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Horses and the land: Geosynthetics help to improve riding trails

Case Studies | February 1, 2007 | By:

Professor worries animal that helped tame America labelled as enviro outcast.

Clemson University professor Gene Wood has two great passions—horses and the land. He hopes the two are never separated because of a dispute over natural resources.

“The horse is burned into the American psyche,” said Wood, a forest wildlife ecologist. The horse carried the pioneer westward and provided, along with the mule, “horsepower” on the farm.

No longer the beast of burden it once was, the horse today is used for recreation. About 45% of the nation’s 9.2 million horses are used for that purpose.

“Probably a higher percentage of the 93,000 horses in South Carolina are for pleasure, primarily for trail riding,” he said.

That’s where trouble begins.

“We take these 1,000-pound animals that are bred, raised, and cared for as livestock, but thought of as pets, and use them on portions of the landscape that we have reserved for natural resource conservation purposes—in places like national and state forests,” Wood said.

In his opinion too many riders don’t know what a horse can do to the land.

“Of all the non-motorized trail users—hikers, mountain bicyclists, and horses—the horse is the hardest on the trail,” he said.

Over time trail riders often leave behind gullies, eroded stream banks, silted streams, angry land managers, and environmentalists calling for a ban on horses on wildlands.

It doesn’t have to be that way, according to Wood, who owns five horses and enjoys a good trail ride himself.

“We can preserve the ecological integrity of the forest and use our horses out there for recreation at the same time,” he said.

The keys are well-designed, well-constructed, and well-maintained trails along with appropriate behavior by horse riders.

“Farmers learned to plow on the contour to reduce erosion. Trails should fit the contour of the land as well,” he said.

One technique tested on the Clemson trail system—and elsewhere around the country—is the use of geosynthetic materials such as geotextiles and geocells filled with gravel. These materials help hold the aggregate in place so it won’t be displaced by horse hooves.

(For example, photos 3 and 4 show trail construction in the Geauga Park District in Ohio, as described in the Feb./Mar. 2006 issue of Geosynthetics magazine. Photo 3: Installation of 6-in. geocells directly on the trail to promote reinforcement and proper drainage. Photo 4: And then trail completion with cover aggregate and horizontally installed water-bar timbers.)

Wood has been figuring out the details since the early 1990s by working with the 100 miles of shared-use trails in the Clemson Experimental Forest and organizing national and regional trail conferences.

Finally he has put what he has learned into a book—Recreational Horse Trails in Rural and Wildland Areas.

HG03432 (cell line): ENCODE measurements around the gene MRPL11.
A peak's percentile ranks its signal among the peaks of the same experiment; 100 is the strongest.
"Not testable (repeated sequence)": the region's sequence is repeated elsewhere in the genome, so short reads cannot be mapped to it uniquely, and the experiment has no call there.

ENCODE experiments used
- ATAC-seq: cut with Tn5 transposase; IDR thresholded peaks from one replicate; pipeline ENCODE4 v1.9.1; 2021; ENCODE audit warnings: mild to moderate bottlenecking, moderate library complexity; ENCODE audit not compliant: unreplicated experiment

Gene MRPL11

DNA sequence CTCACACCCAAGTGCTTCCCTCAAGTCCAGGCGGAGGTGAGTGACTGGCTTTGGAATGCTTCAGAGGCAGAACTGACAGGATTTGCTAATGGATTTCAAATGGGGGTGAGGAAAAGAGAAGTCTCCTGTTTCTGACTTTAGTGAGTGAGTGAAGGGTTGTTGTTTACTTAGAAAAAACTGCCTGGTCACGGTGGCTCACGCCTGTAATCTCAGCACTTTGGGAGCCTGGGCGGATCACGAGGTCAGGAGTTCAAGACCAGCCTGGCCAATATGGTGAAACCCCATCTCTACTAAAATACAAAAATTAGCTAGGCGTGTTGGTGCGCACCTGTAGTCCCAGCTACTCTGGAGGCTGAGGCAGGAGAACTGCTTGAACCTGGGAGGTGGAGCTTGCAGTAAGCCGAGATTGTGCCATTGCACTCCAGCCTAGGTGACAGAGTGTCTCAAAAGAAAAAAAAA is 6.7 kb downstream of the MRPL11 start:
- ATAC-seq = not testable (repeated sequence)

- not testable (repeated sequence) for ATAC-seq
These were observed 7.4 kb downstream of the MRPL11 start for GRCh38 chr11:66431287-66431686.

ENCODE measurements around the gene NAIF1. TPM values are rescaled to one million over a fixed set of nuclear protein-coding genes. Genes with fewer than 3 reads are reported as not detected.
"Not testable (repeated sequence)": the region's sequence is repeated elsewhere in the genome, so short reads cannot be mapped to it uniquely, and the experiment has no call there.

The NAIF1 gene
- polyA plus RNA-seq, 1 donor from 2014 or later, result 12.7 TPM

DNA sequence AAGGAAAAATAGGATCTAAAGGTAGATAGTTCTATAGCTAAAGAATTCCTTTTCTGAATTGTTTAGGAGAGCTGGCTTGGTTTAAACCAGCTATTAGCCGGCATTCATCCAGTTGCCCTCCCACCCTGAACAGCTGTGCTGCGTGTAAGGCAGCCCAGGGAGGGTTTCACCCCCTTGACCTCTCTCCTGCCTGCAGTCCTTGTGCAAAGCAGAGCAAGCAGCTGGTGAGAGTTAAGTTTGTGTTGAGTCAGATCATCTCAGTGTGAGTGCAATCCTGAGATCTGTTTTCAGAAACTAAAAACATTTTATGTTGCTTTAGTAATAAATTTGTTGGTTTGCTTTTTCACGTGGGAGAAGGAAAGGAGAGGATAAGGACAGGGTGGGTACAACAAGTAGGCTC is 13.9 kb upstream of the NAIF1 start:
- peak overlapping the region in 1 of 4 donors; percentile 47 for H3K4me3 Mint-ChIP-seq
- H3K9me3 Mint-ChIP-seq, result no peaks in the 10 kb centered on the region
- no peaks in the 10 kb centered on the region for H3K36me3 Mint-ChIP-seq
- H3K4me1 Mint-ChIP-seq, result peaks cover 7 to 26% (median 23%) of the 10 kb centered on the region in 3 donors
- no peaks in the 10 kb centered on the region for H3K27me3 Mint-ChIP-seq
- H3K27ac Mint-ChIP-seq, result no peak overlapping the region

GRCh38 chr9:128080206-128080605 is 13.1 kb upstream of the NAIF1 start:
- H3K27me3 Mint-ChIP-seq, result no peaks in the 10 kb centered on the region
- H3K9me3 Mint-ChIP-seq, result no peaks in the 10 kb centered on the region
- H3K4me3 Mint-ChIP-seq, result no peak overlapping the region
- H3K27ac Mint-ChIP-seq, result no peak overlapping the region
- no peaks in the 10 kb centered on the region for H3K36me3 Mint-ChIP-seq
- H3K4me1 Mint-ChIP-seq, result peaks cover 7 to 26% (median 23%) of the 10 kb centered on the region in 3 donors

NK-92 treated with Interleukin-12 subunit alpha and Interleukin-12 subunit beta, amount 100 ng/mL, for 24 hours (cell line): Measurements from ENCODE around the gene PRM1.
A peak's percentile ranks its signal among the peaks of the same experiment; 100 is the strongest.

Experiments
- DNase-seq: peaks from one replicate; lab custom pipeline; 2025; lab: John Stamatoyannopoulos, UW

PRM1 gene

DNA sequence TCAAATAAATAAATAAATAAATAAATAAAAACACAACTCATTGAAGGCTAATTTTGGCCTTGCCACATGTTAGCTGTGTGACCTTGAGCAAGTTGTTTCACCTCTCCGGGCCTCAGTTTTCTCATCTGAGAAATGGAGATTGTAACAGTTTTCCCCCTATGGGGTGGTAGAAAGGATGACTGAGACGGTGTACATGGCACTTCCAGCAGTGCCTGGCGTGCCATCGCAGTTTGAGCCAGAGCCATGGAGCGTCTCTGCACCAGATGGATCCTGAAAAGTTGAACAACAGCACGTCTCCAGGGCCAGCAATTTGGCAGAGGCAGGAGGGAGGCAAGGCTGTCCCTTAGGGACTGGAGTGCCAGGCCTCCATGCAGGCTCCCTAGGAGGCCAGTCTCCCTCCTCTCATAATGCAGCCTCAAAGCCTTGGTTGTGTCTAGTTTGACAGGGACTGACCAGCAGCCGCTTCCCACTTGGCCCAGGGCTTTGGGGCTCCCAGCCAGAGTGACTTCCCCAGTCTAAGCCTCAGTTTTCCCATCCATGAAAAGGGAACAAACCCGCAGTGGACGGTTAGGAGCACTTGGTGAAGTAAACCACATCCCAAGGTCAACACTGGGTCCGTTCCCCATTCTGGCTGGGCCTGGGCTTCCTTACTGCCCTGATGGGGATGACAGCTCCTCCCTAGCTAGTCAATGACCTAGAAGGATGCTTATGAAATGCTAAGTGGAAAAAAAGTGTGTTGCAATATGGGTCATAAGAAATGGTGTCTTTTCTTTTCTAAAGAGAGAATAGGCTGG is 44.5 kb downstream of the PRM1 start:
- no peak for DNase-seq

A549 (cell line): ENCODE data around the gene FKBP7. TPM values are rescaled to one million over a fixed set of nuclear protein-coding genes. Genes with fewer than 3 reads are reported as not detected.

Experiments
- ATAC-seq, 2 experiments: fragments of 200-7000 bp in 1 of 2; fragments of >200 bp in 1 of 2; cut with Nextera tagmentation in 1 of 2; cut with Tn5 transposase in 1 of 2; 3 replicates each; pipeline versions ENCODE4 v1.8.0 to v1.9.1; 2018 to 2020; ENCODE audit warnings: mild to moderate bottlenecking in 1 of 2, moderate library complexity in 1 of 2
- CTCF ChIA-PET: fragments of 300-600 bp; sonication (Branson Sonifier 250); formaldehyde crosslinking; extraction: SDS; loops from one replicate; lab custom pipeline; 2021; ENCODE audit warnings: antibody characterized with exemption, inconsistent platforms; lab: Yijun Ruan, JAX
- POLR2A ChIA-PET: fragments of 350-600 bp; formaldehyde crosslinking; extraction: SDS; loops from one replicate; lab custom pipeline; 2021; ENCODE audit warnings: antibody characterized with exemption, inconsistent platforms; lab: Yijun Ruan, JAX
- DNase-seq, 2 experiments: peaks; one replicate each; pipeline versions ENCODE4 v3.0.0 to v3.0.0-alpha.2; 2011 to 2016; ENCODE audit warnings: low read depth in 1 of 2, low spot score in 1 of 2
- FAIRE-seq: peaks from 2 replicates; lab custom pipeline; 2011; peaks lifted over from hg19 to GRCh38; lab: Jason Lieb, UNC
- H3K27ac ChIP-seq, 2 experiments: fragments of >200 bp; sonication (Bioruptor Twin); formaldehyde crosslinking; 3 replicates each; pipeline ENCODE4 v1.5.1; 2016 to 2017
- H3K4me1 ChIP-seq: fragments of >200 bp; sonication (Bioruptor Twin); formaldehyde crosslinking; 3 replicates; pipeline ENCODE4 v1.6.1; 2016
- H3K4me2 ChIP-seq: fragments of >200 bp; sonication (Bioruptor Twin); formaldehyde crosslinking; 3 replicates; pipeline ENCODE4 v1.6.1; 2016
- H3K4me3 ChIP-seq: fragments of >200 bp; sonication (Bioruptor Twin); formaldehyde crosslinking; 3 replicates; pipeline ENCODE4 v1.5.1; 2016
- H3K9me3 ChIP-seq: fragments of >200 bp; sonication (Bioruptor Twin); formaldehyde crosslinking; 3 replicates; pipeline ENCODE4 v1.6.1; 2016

Funded by the Federal Highway Administration’s Recreational Trails Program with funds channeled through the American Horse Council to Clemson University, the book will be published by the USDA-Forest Service Missoula Technology and Development Center (MTDC) as a public property.

The book is expected to be available free on the MTDC Web site this year. Hard copies will also be made available for free by the USDA-Forest Service.

Wood teaches the basics of ecology in the first chapter, showing horse owners that soil is not just dirt.

Soils vary in sensitivity.

“In some situations you can use the horse a lot without damaging anything,” he said. “If a trail has little or no stone in it, and it’s muddy, riding a horse at a fast pace will destroy that trail.”

Wood’s book contains advice on proper trail construction. The worst trail is one that goes straight up a down a slope, a fall-line trail. It will always turn into a gully. he said.

Wood also said that to protect the natural resources riders should not ride up and down streambeds. They should stay off stream banks as much as possible.

He encourages land managers to learn how to construct appropriate stream crossings for horses for hydration.

Wood believes that the key to preserving the privilege of riding on public lands is for horse users to become as sophisticated about natural resources as organizations such as Ducks Unlimited and the National Wild Turkey Federation.

Wood has been spreading his message nationwide since 1998 when Clemson University hosted the National Conference on Horse Trails in Forest Ecosystems. From that event, Wood developed a plan for an annual Southeastern Equestrian Trails Conference.

It was hosted by Clemson from 2000 to 2002, then rotated among other Southern states. It will return to South Carolina in 2008.

Original article written by Tom Lollis of the Clemson University Extension Service; edited for Geosynthetics magazine by Ron Bygness.


Shepard, Kathy, “Happy Trails: Erosion control and effective drainage,” Geosynthetics, February/March 2006 (Vol. 24, No. 1), pp. 26-29.

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